Everybody who buys a home has to have a mortgage valuation. The valuation is set up by the lender and costs will vary based on the lender and the value of the home. We’ll always take these costs into consideration when giving your mortgage recommendation. The other types of survey are completely up to you, but we can advise you on what might be suitable for the property you’re looking for.

Search

A search is carried out by your solicitor to find out more information about the property you plan to buy. As part of the home-buying process, your solicitor will carry out a variety of 'searches' with the local authority and other parties.

The main searches when buying a home are:

  • Local Authority
  • Water and property
  • Environmental

These searches typically include details such as whether planning permission may be granted for a future development that would negatively impact your property, the quality of the ground on which your house is built, or details of common drains and access rights.

To understand the difference between a survey and a search it’s helpful to think of it as:

  • Surveys - to find out more about the value and structure of the home
  • Search - to find out more about the surrounding area of the home e.g. the land the house is built on.

Unlike surveys, you have to have these solicitor searches to find out if there are any obstacles in the way of you owning your new home. They are also required by lenders, who will want to be certain that there’s nothing which could affect the property’s value before your mortgage is completed.  

Moving in  

Whew! Well that must be all the costs right? Not necessarily! You’ll still need to think about all the costs involved with moving in such as:

  • The cost of hiring removal experts
  • Transporting all your belongings to your new home
  • Buying new furniture and the ‘essentials’ for your new home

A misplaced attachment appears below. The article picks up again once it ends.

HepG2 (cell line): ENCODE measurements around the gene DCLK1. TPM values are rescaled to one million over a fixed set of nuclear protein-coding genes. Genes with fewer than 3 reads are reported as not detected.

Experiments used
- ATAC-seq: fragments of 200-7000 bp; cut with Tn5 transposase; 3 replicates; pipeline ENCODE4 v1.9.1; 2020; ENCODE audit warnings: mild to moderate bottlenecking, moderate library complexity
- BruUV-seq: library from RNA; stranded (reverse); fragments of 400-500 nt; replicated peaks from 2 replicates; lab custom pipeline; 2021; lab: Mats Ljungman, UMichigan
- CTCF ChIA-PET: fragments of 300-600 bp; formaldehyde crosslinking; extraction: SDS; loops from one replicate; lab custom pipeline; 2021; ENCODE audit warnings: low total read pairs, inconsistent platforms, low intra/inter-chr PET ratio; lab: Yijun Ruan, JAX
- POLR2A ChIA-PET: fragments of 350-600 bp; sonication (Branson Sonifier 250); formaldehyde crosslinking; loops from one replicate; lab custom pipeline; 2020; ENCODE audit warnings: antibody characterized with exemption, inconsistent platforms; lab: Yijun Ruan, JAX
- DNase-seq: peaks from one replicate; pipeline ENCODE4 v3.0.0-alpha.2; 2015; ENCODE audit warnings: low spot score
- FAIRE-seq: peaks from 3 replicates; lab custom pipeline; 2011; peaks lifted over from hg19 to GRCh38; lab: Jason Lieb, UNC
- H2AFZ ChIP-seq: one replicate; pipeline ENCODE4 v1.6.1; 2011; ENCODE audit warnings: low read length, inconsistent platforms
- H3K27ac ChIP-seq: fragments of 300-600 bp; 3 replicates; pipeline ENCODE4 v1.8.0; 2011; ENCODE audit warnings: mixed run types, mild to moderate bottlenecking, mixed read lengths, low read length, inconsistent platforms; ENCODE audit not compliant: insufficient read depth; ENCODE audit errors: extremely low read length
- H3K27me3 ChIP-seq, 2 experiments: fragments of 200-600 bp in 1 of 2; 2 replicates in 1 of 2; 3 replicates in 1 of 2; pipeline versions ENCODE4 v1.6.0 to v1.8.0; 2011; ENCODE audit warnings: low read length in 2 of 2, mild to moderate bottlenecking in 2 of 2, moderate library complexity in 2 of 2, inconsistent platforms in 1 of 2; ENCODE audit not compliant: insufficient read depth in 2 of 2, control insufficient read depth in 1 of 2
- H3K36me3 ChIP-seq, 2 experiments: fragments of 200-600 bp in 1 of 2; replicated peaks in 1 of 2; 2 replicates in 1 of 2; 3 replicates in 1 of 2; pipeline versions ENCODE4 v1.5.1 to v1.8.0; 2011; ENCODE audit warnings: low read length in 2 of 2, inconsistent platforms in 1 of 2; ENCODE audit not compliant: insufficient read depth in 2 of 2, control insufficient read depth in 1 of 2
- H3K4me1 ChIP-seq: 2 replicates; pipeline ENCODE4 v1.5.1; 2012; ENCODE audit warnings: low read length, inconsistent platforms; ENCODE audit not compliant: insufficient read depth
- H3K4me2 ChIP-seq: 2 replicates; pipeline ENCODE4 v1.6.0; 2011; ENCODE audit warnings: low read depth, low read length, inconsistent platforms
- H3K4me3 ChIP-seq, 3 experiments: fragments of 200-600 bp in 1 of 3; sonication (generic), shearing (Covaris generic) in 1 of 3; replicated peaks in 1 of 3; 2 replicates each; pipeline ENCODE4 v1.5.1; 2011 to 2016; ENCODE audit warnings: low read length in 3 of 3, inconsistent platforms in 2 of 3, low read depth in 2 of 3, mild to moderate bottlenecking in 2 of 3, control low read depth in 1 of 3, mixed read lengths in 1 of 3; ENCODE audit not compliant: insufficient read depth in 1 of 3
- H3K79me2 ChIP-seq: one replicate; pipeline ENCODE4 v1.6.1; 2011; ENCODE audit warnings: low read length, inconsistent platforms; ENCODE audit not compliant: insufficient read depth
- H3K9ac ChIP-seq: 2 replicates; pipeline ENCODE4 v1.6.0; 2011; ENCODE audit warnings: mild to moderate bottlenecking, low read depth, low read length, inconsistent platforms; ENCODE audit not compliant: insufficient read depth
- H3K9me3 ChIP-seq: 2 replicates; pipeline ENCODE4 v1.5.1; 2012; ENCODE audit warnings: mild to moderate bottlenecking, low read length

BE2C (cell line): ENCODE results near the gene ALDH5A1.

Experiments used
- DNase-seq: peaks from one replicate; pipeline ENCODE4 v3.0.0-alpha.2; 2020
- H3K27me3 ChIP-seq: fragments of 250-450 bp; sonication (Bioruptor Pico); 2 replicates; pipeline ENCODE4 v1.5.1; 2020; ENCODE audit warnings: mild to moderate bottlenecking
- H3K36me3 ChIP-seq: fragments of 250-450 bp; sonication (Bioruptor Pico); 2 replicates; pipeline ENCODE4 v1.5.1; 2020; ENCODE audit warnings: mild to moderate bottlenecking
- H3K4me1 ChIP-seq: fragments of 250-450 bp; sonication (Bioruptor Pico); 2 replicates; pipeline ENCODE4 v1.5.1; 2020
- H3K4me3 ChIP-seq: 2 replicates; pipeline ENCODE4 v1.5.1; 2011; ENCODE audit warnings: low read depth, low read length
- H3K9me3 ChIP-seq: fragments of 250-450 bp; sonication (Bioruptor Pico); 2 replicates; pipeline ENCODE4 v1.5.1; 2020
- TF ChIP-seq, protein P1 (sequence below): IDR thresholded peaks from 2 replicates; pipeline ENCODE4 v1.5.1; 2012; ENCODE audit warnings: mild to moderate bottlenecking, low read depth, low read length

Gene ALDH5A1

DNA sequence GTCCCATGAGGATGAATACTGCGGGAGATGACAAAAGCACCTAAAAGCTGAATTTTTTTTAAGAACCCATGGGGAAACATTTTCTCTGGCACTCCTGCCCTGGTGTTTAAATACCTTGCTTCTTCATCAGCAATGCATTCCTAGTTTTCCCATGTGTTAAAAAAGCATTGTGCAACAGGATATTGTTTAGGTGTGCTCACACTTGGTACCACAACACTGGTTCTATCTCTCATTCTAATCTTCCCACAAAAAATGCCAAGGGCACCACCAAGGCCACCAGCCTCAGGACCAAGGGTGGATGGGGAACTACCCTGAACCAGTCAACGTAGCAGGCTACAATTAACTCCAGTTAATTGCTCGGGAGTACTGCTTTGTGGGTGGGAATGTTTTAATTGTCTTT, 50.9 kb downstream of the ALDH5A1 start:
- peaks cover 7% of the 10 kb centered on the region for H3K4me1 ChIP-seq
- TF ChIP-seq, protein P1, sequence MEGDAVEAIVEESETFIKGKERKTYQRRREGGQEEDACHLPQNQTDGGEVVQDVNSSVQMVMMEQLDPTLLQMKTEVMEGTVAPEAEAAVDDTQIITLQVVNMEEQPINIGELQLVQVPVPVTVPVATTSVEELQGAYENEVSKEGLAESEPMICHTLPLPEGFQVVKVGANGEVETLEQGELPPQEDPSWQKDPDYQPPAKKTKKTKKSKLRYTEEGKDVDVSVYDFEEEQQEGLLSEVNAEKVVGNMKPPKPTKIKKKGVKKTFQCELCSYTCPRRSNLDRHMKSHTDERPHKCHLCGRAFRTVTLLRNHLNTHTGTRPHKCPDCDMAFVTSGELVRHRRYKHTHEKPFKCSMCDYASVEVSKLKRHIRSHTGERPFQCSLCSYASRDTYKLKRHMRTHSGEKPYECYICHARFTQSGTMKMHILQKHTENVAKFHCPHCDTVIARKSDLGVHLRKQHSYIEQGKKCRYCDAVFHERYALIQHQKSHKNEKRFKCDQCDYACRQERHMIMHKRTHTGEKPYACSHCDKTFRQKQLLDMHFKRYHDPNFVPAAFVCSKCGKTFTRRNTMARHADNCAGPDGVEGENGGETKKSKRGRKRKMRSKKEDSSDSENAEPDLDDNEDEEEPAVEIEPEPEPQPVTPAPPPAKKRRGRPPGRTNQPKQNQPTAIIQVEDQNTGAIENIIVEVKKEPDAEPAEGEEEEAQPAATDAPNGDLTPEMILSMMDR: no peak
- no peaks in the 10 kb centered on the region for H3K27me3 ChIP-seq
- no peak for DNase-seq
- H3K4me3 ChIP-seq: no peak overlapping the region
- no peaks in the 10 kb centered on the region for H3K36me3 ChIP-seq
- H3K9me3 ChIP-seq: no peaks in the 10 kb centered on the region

It’s worth making a note and budgeting for these costs now so they don’t catch you by surprise if you’ve left them as an afterthought.

Emergency savings

Once you’ve moved in, it can be tempting to spend any final savings on new furniture and other bits for your home. Before you get ahead of yourself you should always keep a cash safety net of emergency savings should anything unexpected happen.

We’d always recommend having at least 3 month’s worth of income saved away, just in case you have to fork out to repair a boiler or for any of life’s other unexpected emergencies. Whilst these scenarios might not be at the forefront of your mind when moving in, it’s always best to be financially prepared for any outcome that comes your way.

Monthly costs

When buying your first home, it’s important to think about bills for utilities as well as the cost of living in the local area. You can do your own research online (places like Zoopla show estimates for energy, water & council tax etc) or even speak to the homeowner to get a rough idea of how much your expenses would be every month. An example of some of the costs you’ll want to think about before you move are:

Home based costs:

Other costs:

Planning properly and looking at the monthly costs to live in the area, will not only give you peace of mind but make sure you can afford your home in the long term. Proper budgeting can be done through the OpenMoney app to help you find the best deals on utilities and broadband in your area.

Once you’ve worked out the monthly costs for living in the area, you can start your Home application and our mortgage tool will help you decide the amount your comfortable putting towards your mortgage repayments.